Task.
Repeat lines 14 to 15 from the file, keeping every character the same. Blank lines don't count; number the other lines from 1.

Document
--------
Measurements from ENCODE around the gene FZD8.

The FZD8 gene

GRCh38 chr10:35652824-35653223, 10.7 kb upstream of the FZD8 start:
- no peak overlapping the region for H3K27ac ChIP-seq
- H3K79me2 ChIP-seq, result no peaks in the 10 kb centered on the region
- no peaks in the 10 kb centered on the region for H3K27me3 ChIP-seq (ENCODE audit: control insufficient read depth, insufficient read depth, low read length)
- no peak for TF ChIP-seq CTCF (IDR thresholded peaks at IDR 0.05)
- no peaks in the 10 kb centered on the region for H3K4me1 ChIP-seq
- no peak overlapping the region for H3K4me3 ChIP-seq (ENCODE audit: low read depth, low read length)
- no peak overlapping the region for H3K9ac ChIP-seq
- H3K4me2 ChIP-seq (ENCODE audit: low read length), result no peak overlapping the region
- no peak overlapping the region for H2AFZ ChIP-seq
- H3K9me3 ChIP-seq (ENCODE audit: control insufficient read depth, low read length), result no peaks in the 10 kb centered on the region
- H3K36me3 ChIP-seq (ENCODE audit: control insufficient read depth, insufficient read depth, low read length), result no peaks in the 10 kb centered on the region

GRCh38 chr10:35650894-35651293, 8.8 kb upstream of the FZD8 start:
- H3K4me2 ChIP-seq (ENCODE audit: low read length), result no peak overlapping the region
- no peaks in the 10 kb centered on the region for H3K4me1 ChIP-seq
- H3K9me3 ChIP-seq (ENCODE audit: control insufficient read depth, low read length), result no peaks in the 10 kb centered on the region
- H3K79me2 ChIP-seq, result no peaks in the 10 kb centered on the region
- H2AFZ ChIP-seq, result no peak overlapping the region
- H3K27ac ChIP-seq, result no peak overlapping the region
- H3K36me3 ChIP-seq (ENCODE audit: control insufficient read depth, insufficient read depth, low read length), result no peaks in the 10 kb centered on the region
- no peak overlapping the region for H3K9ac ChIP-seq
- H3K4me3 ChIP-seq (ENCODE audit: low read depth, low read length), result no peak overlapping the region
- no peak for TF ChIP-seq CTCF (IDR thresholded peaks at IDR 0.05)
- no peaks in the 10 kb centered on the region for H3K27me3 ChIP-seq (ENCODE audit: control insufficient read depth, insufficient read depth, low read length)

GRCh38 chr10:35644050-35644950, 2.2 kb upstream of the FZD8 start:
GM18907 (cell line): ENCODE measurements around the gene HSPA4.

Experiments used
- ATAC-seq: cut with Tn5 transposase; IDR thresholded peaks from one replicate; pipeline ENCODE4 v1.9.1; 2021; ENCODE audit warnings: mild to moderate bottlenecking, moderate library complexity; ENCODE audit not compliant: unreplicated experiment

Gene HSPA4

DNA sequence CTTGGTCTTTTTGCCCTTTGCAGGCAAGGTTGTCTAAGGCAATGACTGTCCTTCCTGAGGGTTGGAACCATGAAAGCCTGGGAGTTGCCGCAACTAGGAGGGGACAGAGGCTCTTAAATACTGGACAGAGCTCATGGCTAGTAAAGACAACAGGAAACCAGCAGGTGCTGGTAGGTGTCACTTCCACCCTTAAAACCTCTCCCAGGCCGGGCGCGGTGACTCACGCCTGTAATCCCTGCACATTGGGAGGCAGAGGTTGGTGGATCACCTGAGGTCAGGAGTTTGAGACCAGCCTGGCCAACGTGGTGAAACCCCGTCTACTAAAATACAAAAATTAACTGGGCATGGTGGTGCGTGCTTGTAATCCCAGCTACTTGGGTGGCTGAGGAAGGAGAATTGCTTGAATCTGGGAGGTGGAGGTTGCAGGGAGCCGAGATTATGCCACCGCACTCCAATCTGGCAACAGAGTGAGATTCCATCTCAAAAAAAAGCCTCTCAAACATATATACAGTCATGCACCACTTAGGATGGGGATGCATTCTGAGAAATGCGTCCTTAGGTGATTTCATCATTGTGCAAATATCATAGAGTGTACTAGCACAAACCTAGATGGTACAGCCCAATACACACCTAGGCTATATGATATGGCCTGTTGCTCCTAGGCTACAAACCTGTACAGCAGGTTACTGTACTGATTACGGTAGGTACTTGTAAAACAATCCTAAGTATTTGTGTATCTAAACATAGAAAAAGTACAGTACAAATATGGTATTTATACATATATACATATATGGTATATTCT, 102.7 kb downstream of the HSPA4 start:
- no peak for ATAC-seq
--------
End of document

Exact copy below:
- H3K36me3 ChIP-seq (ENCODE audit: control insufficient read depth, insufficient read depth, low read length), result no peaks in the 10 kb centered on the region

GRCh38 chr10:35650894-35651293, 8.8 kb upstream of the FZD8 start: